As the question of the teaching-learning of French in vocational schools in Switzerland is under debate once again, it is essential to study and understand the place and role of French as a school discipline, a working tool and a subject of discourse in the context of vocational training. A historical perspective will be used for this purpose, since examining current issues from a historical perspective allows for a better understanding of the origins of phenomena and the factors that have brought them about.
A first step in this process is an exploratory study (2020-2021) that focuses on the teaching-learning of French in Lucerne at the turn of the 20th century. At that time, the world was experiencing a wave of industrialisation and internationalisation, the Swiss federal state was under construction and vocational schools were being established. Lucerne was a place of contact between people and languages, and it developed a commercial and administrative vocational training program to meet the needs of the fast growing commerce, tourism and service sectors.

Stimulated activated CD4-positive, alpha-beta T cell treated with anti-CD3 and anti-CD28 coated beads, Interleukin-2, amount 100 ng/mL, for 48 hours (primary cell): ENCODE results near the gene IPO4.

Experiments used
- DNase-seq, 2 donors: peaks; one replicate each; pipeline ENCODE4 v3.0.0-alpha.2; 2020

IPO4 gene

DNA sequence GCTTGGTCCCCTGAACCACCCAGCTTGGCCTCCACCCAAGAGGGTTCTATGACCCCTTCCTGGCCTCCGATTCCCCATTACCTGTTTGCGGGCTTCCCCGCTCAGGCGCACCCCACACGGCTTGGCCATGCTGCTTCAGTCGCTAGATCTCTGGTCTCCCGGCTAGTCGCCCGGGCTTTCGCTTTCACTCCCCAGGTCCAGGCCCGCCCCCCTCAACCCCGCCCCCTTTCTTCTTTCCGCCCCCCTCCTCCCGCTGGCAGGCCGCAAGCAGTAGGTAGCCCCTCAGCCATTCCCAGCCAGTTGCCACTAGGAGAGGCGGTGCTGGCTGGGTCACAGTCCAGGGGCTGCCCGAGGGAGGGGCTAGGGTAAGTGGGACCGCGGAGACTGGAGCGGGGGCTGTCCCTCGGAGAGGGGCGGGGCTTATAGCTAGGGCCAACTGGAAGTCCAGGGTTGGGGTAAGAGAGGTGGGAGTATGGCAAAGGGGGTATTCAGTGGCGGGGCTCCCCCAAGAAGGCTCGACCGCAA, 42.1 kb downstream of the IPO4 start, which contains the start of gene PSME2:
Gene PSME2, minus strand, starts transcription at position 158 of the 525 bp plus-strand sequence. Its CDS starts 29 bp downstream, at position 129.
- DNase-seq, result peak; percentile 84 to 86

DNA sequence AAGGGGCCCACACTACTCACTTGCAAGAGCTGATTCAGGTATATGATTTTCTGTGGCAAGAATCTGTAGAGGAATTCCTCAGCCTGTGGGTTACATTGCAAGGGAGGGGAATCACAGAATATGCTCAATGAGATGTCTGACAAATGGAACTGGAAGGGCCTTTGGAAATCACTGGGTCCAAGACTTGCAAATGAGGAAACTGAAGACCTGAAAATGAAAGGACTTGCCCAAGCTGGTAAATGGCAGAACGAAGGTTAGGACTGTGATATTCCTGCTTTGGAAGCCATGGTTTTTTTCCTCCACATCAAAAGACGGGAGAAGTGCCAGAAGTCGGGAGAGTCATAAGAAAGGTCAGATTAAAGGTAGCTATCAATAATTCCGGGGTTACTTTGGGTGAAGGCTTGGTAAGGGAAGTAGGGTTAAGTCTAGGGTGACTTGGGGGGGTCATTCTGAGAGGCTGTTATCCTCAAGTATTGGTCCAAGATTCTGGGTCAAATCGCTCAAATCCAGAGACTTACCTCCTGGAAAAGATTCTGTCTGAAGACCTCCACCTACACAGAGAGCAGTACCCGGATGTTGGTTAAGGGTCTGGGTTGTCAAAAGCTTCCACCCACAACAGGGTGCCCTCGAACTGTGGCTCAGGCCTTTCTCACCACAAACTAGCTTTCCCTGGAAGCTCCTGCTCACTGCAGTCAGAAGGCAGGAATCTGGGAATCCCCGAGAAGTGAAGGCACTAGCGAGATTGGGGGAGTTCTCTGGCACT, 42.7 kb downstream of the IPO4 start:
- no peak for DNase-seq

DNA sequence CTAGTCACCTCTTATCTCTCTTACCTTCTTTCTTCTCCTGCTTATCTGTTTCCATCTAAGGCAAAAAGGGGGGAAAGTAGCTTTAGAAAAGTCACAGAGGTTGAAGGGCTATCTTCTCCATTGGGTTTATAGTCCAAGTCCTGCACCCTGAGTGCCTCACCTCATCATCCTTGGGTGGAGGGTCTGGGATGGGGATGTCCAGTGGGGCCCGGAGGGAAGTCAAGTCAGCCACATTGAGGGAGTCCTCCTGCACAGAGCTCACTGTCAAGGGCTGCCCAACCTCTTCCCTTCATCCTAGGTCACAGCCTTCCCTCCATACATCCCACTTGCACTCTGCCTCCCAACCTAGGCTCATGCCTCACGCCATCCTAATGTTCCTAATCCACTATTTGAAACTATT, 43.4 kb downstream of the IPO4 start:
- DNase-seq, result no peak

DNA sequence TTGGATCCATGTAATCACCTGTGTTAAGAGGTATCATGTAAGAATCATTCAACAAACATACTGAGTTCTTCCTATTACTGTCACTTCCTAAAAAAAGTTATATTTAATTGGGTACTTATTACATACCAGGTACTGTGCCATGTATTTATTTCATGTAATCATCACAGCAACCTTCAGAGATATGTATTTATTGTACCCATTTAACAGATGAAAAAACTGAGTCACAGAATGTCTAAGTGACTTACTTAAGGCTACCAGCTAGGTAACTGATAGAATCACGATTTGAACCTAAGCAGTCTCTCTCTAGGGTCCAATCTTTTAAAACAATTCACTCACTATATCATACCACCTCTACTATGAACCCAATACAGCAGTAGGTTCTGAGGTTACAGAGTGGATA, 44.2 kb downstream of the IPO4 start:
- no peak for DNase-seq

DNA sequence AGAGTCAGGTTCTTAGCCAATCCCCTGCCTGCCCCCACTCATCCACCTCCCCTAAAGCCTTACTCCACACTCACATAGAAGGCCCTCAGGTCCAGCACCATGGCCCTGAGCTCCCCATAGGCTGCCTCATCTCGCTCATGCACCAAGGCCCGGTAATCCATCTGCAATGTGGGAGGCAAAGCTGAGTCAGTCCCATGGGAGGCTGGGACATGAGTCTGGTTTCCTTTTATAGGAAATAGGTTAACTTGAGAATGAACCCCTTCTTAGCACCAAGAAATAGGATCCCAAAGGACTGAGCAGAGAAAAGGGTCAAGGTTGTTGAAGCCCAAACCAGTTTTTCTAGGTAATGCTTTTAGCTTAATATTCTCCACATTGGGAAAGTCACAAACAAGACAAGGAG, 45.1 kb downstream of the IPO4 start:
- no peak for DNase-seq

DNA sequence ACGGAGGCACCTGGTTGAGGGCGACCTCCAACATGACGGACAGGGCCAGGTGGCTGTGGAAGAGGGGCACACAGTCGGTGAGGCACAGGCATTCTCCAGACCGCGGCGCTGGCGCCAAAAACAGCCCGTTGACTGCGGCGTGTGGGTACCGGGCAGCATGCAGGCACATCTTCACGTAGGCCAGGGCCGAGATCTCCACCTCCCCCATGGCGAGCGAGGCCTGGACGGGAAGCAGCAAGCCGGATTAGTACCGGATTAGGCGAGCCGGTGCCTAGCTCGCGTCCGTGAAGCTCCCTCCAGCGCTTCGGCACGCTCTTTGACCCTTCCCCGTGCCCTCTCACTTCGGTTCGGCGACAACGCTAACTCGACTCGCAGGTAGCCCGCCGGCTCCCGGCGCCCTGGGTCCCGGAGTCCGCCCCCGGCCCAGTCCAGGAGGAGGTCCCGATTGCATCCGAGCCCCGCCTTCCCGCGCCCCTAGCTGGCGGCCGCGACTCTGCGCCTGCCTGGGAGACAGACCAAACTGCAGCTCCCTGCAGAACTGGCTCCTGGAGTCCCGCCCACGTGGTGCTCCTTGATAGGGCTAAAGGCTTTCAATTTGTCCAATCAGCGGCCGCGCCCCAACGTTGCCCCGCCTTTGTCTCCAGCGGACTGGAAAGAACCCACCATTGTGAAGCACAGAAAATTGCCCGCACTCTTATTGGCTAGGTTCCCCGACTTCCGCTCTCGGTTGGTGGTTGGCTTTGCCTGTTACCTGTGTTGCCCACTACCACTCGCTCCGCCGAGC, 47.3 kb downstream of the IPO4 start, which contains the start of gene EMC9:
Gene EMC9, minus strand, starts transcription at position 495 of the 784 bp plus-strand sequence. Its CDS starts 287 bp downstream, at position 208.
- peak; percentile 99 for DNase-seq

Basing on a sociolinguistic and historiographical research, the study will focus on French teaching-learning tools, such as curricula, didactic materials, assessment and performance criteria in use then at two business schools in Lucerne. These tools reflect what representations and attitudes were attached to French in a context of political and societal multilingualism. This study will clarify the roles and values assigned to French, and highlight the ideologies underlying the teaching and learning of languages in the context of cantonal and federal socio-economic policies.
This exploratory study is intended to create the basis for a broader historiographical study, encompassing the debates on foreign languages in vocational education in Switzerland.